Newly uncovered glass plate images offer window to Derry’s past
27 June 2018
The Tower Museum will be shining a light on an exciting new collection of glass plate images which provide a fascinating insight into the life of historic Derry.
The collection, which includes images of daily life in the city and surrounding areas in the 1890’s, was unearthed last year in the basement of the Frist Derry Presbyterian School when they were moving to their current premises.
The plates have now been donated to the Museum archive by Fountain Primary School, and have become known as the Fountain Collection. Since the discovery, the team at the Tower Museum have had the collection digitised and will be launching the series as its first online exhibition.
A special talk focusing on the newly discovered window into 1890’s Derry, will take place at the museum on Tuesday July 3rd, delivered by Alex Mullan and Ronan McConnell from Derry City and Strabane District Council’s Museums and Visitors Services department.
Speaking ahead of the event, Archivist Alex Mullan, said the collection would form an important part of the city’s photographic archive. “We were absolutely delighted when head teacher at Fountain PS, Cathy Arthur, approached us with the glass plates last August,” he explained. “On closer examination they revealed a wide range of scenes from the past, including pictures of the city, and surrounding rural areas such as Eglinton.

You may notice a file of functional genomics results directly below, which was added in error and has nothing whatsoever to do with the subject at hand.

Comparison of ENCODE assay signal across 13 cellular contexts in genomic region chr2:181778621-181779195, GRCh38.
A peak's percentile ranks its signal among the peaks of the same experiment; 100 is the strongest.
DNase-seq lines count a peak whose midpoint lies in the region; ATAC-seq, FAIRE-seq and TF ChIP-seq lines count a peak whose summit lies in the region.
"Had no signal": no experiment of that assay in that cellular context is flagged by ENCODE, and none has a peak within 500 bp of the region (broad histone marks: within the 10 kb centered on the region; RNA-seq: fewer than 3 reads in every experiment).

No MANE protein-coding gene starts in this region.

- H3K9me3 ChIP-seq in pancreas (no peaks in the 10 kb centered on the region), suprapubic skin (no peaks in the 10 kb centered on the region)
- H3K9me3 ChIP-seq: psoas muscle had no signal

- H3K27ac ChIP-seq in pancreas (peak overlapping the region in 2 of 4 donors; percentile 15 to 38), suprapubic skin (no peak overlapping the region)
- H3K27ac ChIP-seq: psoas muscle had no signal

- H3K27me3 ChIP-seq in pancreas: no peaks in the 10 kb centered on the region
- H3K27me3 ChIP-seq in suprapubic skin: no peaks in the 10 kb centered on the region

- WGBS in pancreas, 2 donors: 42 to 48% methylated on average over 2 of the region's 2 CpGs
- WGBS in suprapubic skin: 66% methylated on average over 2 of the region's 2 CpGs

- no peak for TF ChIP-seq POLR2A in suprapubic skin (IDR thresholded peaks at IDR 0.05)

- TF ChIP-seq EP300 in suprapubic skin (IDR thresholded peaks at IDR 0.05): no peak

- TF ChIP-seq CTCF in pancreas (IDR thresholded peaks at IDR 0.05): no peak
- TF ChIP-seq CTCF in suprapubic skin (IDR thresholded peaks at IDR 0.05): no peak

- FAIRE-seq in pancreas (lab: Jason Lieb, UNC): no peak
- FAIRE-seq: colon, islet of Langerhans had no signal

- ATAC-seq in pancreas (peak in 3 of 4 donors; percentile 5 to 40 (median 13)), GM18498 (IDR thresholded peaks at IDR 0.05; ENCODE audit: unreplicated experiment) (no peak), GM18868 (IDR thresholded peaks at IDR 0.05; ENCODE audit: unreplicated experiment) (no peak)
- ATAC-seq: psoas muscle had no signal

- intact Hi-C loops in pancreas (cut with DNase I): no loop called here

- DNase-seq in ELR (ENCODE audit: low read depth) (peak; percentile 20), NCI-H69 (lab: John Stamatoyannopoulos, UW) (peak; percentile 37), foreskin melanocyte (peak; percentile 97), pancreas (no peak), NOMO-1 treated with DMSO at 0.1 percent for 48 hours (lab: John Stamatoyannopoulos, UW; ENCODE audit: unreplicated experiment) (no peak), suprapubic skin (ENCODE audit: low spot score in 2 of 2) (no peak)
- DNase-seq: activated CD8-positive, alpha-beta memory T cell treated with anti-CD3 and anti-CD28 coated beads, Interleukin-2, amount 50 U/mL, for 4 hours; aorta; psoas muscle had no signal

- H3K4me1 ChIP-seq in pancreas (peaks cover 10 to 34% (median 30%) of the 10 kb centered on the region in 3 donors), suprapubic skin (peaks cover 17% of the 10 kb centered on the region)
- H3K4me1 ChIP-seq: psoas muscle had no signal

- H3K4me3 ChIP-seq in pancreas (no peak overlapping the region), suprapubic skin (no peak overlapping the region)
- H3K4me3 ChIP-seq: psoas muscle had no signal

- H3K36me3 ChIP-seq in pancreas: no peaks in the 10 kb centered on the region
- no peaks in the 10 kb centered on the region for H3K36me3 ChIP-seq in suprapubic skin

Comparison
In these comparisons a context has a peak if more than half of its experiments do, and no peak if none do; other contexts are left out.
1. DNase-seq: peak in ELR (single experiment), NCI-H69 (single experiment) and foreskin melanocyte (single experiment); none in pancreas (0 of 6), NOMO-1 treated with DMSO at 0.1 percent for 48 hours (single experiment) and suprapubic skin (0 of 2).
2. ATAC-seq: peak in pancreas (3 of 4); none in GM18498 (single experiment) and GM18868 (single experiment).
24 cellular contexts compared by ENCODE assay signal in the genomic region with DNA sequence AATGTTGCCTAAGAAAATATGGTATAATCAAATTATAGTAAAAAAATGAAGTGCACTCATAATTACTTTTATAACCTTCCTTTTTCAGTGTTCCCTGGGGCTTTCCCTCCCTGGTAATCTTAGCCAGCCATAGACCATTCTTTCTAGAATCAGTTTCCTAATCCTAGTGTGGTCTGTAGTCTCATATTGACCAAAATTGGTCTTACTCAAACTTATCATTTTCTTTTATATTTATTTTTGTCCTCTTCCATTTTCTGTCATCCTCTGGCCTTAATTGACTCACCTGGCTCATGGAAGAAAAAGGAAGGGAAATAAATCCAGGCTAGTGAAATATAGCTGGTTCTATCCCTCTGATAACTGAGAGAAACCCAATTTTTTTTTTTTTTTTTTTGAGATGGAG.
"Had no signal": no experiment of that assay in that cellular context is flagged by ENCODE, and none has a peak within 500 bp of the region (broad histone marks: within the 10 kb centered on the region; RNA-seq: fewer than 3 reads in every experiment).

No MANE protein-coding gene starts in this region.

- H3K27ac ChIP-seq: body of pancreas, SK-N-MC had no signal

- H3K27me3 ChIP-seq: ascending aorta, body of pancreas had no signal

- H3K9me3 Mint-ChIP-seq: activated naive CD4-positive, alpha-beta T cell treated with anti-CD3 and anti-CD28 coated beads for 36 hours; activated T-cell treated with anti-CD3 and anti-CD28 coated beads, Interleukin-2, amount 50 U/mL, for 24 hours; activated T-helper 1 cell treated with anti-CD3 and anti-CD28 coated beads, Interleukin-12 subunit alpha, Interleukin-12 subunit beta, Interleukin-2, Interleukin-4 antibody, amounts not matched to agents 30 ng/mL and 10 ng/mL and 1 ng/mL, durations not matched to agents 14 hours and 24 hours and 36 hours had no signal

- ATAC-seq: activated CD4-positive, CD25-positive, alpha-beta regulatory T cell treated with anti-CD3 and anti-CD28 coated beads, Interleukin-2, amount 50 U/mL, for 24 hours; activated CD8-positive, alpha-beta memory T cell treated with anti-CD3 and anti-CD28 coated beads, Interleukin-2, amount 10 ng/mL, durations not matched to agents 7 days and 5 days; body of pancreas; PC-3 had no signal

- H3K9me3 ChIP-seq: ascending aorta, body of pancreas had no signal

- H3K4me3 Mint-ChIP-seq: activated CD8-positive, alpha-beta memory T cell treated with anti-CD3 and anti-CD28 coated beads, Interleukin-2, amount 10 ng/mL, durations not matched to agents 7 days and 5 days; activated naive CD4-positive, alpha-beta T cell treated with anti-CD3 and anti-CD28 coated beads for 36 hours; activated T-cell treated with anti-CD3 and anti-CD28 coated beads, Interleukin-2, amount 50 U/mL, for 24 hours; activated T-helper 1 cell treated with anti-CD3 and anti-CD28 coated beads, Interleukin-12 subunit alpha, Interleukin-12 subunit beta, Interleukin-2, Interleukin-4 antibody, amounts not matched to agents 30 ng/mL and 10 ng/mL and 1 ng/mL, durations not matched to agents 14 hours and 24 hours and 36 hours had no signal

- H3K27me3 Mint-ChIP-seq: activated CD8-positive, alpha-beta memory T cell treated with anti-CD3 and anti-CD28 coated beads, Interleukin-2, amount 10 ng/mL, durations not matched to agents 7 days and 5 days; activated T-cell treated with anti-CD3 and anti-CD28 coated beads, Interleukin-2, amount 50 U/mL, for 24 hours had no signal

“The collection is an extremely important find in documenting the city’s story in snapshots of day to day life at that time. We will also be revealing more about how the Museum catalogues and preserves collections such as this, including the process of cleaning and the digitisation of the plates. Technology now plays an extremely important role in the preservation and recording of artefacts for posterity.”
Photographic plates preceded the more flexible plastic photographic film which was introduced at the end of the 19th Century. Two types of glass plate negatives exist - the collodion wet plate which was in use from the 1850s, and the silver gelatin dry plate in use from the 1870s. The wet plates had to be hand coated by photographers, while the later dry plates were easier to transport and didn’t require as much exposure to light.
Anyone who is interested in local history and the role of photography in documenting the past, should come along to the talk at the Museum to find out more about the varied array of images, ranging from people, places, advertisements, sporting events, scenes from Derry and Eglinton and more.
The event on July 3rd takes place at 7pm and is free to attend. If you would like to book a place, please RSVP by contacting [email protected] or by calling 02871372411.